Air spray is straightforward: the LPI solder mask emerges from one or more spray nozzles. A drawback is that overlap (and LPI waste) can occur with multiple spray guns.

With silk screen printing, a squeegee blade deposits ink on the PCB through a tensioned mesh. Even though these printers are advanced, a successful application depends on correctly controlling the settings (e.g., speed, pressure, etc.).

3. Tack Dry

The mask-coated PCB gets placed into an oven to tack-dry. This step allows for easier handling during the remainder of the process.

4. Add Protective Film 

Once dry, a film is printed with emulsion to cover the areas from which the solder mask will be removed. After all, you don’t want to get the mask on your solder pads. 

The transparent film indicates areas where the solder mask should adhere to, whereas black film shields the areas you don’t want masked. 

5. Cure LPI

The second-to-last step is UV light curing to affix the solder mask to the PCB permanently. If you want to go the DIY route, you’re probably asking: how do you use UV solder mask?

Don’t worry; you can follow the same approach for UV light curing. Use the applicator to smear the LPI solder mask on your PCB and allow it to cure for the specified period.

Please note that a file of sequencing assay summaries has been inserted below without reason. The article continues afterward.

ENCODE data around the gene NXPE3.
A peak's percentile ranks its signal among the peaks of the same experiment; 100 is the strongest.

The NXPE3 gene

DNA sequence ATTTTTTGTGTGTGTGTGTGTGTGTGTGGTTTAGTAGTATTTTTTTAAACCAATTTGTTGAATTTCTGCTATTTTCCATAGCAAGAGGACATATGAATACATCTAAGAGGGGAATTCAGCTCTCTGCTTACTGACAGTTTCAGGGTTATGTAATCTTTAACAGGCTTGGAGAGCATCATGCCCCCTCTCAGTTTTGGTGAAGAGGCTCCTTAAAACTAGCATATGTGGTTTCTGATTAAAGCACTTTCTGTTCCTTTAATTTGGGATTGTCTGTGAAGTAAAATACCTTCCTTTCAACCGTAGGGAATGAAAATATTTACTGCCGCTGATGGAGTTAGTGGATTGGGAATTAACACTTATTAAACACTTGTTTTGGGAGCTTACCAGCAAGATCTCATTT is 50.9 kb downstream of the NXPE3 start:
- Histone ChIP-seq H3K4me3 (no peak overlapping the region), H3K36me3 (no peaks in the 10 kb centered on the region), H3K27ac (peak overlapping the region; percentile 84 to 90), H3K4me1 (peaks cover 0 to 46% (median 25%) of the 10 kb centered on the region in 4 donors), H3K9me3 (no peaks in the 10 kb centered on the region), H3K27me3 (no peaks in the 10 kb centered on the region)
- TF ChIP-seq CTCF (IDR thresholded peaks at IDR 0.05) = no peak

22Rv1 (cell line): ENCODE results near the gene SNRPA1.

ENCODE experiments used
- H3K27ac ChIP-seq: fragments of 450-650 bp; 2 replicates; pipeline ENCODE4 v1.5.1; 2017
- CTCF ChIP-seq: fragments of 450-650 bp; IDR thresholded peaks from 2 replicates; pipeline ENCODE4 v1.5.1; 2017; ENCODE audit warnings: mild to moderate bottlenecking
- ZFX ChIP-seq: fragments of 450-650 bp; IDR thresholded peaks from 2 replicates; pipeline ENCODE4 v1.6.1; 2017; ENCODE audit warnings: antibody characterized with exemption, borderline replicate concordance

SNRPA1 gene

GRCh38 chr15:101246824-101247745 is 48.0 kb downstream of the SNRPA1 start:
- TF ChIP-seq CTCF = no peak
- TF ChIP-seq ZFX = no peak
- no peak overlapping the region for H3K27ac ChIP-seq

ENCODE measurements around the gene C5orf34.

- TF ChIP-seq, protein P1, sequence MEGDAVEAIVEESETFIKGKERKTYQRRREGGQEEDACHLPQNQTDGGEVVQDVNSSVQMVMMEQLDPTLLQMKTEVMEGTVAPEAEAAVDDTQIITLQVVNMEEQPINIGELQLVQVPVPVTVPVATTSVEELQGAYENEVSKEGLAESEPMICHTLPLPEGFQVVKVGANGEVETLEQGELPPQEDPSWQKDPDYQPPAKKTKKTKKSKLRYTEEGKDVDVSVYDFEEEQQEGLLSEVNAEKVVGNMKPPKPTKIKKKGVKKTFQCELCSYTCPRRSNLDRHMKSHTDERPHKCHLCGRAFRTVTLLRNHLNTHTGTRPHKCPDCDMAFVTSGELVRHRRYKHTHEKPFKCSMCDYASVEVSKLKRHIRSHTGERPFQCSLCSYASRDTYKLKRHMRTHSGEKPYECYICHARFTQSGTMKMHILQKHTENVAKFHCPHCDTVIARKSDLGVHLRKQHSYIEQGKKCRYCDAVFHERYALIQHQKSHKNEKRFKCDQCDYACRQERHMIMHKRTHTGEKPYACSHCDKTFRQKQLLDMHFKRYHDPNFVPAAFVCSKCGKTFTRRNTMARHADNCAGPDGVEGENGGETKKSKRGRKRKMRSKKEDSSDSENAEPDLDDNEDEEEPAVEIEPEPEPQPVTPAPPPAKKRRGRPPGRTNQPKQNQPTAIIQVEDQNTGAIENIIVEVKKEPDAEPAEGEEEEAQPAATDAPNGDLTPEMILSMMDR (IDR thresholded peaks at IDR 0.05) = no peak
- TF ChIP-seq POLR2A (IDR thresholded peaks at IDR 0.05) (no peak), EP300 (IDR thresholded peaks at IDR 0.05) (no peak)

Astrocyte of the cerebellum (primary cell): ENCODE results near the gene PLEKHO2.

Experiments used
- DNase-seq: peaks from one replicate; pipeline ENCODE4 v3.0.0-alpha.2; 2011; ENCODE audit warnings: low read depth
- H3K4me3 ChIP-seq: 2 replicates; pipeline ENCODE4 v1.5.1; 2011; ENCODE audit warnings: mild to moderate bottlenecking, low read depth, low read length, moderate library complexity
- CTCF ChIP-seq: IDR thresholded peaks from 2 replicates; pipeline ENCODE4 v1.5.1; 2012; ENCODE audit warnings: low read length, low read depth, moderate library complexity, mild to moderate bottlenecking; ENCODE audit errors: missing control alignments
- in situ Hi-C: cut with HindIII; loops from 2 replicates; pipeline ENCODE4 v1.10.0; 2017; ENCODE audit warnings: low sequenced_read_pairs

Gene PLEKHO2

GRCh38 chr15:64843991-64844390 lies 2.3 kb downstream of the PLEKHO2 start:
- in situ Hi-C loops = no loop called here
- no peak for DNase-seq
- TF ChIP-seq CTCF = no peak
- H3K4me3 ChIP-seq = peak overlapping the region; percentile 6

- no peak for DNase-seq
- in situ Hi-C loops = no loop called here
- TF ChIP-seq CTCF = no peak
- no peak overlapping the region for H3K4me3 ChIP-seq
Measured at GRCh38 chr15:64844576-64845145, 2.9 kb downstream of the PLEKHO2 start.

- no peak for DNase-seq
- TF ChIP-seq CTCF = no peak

6. Remove Excess Ink

Now that the LPI solder mask is firmly bonded to the PBC, you can wash off residual undeveloped ink.

Solder Mask Colors

The solder mask is what gives your PCB its distinctive pigment. There are various color options to choose from in either gloss or matte finish, or both.

A quality PCB manufacturer should offer at least some of these choices:


Green is a popular standby for PCBs—for a long time, it was the only available choice. The color reduces eye fatigue and provides a sharp contrast for high visibility. 


White solder mask gives your circuit board a clean, sleek look. However, it can be challenging to discern components under bright lights—although it pairs well with black silkscreens.


Black is practical in terms of contrast, but you may encounter visibility struggles under the wrong lighting (shadows can pose a problem). Much like white, a black circuit board is striking to look at.